As many parents encourage their teen-aged children to find summer jobs, here’s something to think about. How safe is that workplace? And if it’s not safe is your teenager prepared to speak up about it?
A study, co-authored by Dr. Sean Tucker, Associate Professor in the Faculty of Business Administration, shows that teens – even those as young as 15 and 16 years of age – have suggestions for how to improve workplace safety but usually only speak up “under certain conditions,” says Dr. Tucker.
“We found that teens were more likely to speak up and share safety-related ideas with their supervisor when they also had an emotional attachment to their workplace.”
This challenges two notions: One, that teens aren’t committed or loyal in short-term part time jobs, and, two, that because teens are inexperienced they don’t think about safety on the job.
“A key finding from our study is that when young workers are speaking up at a high rate and they have a supervisor who, in the young worker’s mind, is genuinely interested in hearing about their ideas for how to improve safety, the young worker experiences fewer future physical injuries,” says Dr. Tucker.
Compare that to the teens in the study who expressed safety concerns at a high rate to a supervisor perceived to be indifferent or hostile to safety suggestions.
“Unfortunately for that group of teens their level of injuries were statistically higher than the group that had an open supervisor and were speaking up at a high rate,” says Dr. Tucker.
Dr. Tucker worked on the study with Professor Nick Turner of the Haskayne School of Business at the University of Calgary. The work was published in the Journal of Occupational Health Psychology and was funded by the Workers Compensation Board of Manitoba. One hundred and fifty-five people aged 15 to 19 were surveyed in Manitoba.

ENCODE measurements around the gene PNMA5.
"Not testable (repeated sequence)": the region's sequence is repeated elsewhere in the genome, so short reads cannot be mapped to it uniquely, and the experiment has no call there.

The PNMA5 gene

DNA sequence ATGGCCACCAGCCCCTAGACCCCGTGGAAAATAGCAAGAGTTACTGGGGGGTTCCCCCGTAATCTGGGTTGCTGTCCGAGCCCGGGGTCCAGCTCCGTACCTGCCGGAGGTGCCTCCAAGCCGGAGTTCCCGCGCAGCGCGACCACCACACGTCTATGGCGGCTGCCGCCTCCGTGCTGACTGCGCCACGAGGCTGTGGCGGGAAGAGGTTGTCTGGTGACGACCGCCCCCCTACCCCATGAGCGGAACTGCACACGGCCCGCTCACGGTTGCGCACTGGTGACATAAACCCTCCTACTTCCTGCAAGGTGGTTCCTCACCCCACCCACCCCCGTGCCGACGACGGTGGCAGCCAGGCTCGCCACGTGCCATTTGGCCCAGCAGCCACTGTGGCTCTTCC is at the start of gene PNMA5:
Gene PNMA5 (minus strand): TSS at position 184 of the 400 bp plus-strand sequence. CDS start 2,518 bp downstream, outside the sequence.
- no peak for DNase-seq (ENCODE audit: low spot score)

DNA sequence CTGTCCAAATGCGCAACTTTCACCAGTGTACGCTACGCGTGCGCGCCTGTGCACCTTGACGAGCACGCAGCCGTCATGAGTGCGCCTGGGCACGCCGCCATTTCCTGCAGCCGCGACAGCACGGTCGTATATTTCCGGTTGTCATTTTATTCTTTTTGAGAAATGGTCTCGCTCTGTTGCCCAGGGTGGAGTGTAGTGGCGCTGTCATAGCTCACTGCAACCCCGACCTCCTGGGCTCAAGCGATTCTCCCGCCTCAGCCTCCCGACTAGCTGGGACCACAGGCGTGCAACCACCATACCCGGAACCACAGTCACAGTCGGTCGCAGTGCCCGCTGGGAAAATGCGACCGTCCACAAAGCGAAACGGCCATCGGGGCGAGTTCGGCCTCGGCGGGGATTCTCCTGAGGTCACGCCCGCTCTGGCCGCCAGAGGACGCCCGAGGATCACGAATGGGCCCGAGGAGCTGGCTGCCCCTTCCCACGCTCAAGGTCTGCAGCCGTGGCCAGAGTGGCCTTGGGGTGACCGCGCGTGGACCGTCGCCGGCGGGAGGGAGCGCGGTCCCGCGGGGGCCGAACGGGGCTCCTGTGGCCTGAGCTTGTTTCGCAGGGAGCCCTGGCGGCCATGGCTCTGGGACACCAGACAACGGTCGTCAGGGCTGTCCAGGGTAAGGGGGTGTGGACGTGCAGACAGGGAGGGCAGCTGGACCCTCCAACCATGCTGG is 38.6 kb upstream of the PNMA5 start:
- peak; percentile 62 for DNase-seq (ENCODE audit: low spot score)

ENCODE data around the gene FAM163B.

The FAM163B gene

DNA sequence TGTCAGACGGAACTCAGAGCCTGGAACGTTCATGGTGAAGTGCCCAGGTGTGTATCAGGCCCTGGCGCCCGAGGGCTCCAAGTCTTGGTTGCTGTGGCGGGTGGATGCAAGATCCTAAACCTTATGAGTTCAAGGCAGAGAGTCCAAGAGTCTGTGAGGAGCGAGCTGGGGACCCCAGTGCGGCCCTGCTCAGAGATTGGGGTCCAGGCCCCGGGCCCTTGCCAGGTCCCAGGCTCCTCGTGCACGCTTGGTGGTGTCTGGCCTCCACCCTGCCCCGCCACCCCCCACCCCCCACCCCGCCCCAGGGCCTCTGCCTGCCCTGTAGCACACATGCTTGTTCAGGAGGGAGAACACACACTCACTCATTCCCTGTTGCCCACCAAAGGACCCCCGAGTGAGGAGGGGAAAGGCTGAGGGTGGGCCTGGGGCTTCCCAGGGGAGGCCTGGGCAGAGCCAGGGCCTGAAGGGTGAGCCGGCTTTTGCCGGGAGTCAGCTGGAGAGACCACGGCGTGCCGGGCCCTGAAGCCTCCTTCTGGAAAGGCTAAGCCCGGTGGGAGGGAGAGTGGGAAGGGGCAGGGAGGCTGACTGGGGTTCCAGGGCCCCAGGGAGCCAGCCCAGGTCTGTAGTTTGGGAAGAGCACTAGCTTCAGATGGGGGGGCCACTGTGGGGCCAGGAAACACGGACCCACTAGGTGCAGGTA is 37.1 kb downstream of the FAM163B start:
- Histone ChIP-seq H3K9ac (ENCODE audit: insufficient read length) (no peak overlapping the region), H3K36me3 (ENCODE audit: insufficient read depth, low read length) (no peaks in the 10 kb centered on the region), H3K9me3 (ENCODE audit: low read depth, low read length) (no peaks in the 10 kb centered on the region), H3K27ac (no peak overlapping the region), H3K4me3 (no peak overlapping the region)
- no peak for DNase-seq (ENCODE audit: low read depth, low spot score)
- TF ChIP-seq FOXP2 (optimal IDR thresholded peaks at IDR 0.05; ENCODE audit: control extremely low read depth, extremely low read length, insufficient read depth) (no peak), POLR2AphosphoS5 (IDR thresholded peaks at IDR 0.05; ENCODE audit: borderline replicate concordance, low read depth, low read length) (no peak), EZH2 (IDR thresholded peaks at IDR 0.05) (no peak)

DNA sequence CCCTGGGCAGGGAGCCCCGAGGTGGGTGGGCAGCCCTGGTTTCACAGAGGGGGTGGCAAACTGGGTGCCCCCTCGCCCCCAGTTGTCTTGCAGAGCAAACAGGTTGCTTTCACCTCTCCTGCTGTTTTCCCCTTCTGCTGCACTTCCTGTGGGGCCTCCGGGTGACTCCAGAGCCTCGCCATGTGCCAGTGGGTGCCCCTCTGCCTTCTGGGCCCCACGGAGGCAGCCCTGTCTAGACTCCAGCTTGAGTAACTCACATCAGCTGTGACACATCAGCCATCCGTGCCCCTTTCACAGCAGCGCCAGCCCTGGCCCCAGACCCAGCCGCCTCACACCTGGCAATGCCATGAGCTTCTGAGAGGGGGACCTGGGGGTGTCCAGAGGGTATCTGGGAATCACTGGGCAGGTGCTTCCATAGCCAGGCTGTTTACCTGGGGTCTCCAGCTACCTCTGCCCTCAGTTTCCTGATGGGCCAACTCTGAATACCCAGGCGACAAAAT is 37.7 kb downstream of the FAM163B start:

Most of the teens surveyed worked in restaurants and food service operations, grocery and retail stores. This study matters, given the high number of workplace injuries among younger workers in Canada.
According to the Association of Workers Compensation Boards, in 2013, more than 30,300 people aged 15 to 24 suffered from a job related injury in Canada. Among this group young males are at highest risk.
Changing Employers’ Attitudes
Many of those injuries could have been avoided with proper job-related safety training and better safety communication. A first step might be to change employers’ attitudes about their teenage employees including the ones that are only around for the summer.
“The findings from our study suggest that employers should take steps to build loyalty among their young workers,” says Dr. Tucker whose primary area of research is occupational health and safety.
To build commitment Tucker suggests treating employees fairly and “wherever possible and within reason, to make the work interesting to employees. You also want to explain how their work relates to the overall work done in the organization. You want to make young workers feel important to the organization.”
“All workers have the right to know about the hazards in a workplace,” – Brad Compton, Account Manager at the Saskatchewan Workers’ Compensation Board.
Supervisors must find a solution to an age-old problem: that is, how to get a teenager to open up to you about potential hazards when the young person is trying to make a positive impression?
“Young workers often want to impress their employers, especially when it is their first job. They might feel they’re just being a nuisance by expressing concerns about safety on the job, if that’s the signal they’re feeling from their employer.”
To overcome this, Dr. Tucker recommends that supervisors frequently encourage and reward (with praise or a simple thank you) employees for voicing safety concerns.
Source: University of Regina